Q: Big Insurance Co., why do you want my genetic information so badly?

A: "We want to want to minimize our risks so we can pass the savings on to our customers. Genetic testing eliminates the possibility of fraud. Also, only wealthy people get this level of coverage - we're only going after Richy Rich's privacy, so don't worry about it." (not an actual quote)

Insurance companies make money like gamblers make money. They manage risk. They're just... you know... better at it. They look at me - young-ish, healthy-ish, no serious family medical history, non-smoker (that's a biggy) - they think, "hey, she's probably not going to die too soon or start smoking". If I buy a $1,000,000 life insurance policy (which seems like a lot, but is actually quite a common amount), pay the premiums for just one year, and die one day later they've lost a tonne of money on that particular policy. This is averaged out over time, but anything Big Insurance Co. can do to predict the future weighs in their favour.

Is there a difference between incentivizing sharing this data and requiring it as a condition of obtaining insurance? Perhaps on the surface. However, the more people buy into these incentives the more the transfer of this kind of deeply personal information will be normalized. Soon information that was "deeply private" will become merely "private" and may eventually become "not private".

Can I use the slippery slope argument here? I believe I just did.

Everybody's genetic profile should remain in their complete and total control, even those fortunate enough to afford higher levels of insurance coverage deserve to hold their genetic cards close to their chests. Bill S-201 is a step in the right direction, but allowing this one exemption does two things:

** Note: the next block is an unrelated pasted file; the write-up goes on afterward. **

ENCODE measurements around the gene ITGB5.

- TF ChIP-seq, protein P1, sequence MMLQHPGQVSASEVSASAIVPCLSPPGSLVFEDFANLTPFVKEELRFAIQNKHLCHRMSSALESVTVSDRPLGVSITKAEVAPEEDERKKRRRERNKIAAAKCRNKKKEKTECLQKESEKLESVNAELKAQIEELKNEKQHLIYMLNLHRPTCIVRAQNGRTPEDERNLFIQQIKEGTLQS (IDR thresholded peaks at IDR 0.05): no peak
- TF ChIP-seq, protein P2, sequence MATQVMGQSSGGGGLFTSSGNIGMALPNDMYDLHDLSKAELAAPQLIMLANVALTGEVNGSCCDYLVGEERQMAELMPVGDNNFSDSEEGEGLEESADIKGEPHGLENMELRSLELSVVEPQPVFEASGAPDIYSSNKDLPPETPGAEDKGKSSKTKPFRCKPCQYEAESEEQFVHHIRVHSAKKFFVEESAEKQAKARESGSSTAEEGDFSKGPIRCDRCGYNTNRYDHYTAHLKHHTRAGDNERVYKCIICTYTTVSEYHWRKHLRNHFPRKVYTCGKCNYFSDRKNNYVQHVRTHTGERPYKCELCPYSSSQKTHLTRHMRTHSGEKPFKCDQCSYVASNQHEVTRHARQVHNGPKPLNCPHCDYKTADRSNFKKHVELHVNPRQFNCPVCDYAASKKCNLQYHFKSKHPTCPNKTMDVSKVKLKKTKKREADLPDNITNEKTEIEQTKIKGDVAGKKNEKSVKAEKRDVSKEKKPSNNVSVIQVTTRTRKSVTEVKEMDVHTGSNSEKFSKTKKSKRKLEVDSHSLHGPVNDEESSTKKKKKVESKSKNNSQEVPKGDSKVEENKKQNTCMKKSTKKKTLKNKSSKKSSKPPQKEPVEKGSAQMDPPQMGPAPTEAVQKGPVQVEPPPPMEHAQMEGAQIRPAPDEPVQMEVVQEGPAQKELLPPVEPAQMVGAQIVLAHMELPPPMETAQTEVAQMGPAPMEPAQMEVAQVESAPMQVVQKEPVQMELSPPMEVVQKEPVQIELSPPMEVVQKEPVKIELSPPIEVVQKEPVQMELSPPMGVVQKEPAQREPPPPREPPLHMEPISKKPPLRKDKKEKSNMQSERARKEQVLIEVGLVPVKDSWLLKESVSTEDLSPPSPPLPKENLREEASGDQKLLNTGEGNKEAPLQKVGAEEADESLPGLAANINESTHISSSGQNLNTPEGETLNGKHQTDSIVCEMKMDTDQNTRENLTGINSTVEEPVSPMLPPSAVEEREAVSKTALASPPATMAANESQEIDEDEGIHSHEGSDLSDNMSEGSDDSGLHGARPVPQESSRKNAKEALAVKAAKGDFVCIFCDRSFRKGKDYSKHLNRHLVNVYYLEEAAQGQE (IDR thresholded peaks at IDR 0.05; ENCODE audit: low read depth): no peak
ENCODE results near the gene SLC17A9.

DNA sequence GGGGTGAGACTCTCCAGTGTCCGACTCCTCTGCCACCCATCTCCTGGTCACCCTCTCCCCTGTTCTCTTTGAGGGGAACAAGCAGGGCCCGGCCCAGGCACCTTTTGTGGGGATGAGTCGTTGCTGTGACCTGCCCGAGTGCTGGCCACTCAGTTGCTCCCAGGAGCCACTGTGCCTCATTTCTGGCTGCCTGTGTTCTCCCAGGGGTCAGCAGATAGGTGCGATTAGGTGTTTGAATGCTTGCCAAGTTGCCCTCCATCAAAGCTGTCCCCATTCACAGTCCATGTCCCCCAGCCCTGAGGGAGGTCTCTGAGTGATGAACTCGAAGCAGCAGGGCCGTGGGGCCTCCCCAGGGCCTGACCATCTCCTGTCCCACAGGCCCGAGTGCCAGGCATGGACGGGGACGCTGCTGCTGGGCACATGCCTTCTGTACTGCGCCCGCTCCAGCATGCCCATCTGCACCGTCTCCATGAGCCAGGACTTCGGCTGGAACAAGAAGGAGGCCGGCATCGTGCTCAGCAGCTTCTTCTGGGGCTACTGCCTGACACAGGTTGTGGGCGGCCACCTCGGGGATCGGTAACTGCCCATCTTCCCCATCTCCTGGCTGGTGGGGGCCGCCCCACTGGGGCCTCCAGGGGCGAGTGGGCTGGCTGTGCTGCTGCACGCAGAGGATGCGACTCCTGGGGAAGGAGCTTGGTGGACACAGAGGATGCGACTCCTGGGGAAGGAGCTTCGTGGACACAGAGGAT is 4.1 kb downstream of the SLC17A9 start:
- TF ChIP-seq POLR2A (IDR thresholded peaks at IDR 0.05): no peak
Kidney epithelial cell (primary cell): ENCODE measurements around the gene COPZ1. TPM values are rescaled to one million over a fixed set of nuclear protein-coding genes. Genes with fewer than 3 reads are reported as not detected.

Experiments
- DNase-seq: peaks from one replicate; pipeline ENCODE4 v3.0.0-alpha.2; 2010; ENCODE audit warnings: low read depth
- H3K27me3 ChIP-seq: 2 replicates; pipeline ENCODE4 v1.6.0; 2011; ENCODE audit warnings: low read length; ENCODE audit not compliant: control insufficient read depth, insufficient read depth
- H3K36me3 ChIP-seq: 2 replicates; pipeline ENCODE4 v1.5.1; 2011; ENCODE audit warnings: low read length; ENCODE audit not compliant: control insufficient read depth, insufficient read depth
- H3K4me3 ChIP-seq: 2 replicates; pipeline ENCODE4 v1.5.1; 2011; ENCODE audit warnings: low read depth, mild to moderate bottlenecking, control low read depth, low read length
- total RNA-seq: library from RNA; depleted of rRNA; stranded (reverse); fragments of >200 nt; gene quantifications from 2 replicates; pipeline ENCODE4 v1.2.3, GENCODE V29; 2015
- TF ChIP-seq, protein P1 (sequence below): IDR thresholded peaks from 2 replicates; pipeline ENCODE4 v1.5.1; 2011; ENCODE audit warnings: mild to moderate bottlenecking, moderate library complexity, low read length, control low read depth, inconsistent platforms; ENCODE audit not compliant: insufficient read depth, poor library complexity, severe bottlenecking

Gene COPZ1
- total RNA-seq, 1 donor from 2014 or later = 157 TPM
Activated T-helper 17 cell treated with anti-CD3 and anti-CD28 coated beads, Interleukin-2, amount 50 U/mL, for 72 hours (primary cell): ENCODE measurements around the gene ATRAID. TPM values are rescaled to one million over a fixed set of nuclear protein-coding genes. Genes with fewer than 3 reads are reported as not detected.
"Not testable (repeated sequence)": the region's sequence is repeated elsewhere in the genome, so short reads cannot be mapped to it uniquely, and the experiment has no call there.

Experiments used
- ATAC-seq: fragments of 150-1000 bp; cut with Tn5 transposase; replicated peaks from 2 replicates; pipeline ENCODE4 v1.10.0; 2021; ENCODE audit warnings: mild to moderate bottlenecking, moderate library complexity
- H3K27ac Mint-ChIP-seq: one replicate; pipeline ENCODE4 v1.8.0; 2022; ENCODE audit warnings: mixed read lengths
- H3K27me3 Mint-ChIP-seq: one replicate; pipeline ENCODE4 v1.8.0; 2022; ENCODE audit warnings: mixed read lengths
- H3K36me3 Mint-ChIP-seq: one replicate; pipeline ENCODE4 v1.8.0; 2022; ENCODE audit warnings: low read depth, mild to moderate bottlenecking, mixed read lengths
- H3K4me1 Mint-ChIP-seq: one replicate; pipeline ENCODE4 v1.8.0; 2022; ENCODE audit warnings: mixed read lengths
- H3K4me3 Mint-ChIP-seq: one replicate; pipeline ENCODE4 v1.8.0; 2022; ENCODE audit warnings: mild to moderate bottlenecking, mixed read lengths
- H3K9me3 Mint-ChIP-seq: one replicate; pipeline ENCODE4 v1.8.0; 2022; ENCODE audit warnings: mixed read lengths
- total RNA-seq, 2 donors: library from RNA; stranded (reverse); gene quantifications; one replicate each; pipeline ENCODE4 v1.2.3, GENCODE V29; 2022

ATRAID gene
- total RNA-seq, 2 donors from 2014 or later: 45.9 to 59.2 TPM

1. It places genetic testing and blood tests in the same category - Big Insurance Co. will say "we already test your blood - this is no different" - this is bad because it trivializes the amount of information that can be gleaned from someone's genetic profile. People are already dismissive of defending the privacy of others in an age of Facebook and *shudder* SnapChat, but voluntarily disclosing information and being required to disclose it are two different things.
  2. It leaves the question up to the provinces - Insurance legislation differs from province to province, with some provinces having provincial schemes for car insurance (BC). What if BC decided to set up a provincial insurance company? Could they require my genetic information? They could, because Bill S-201 would allow them to explicitly exempt themselves in certain situations. Does it matter what those situations are? NO. Regardless of the reason, a crown corporation should have no mechanism to demand my genetic information.
Is Bill S-201 good legislation. Yes, in general. Aside from protecting people from being required to disclose their genetic information in most instances, it also prevents discrimination based on that genetic information. However, even allowing for one exception trivializes the deeply private nature of a person's genetic information.

It's not a blood test. It's not just spit. It's me.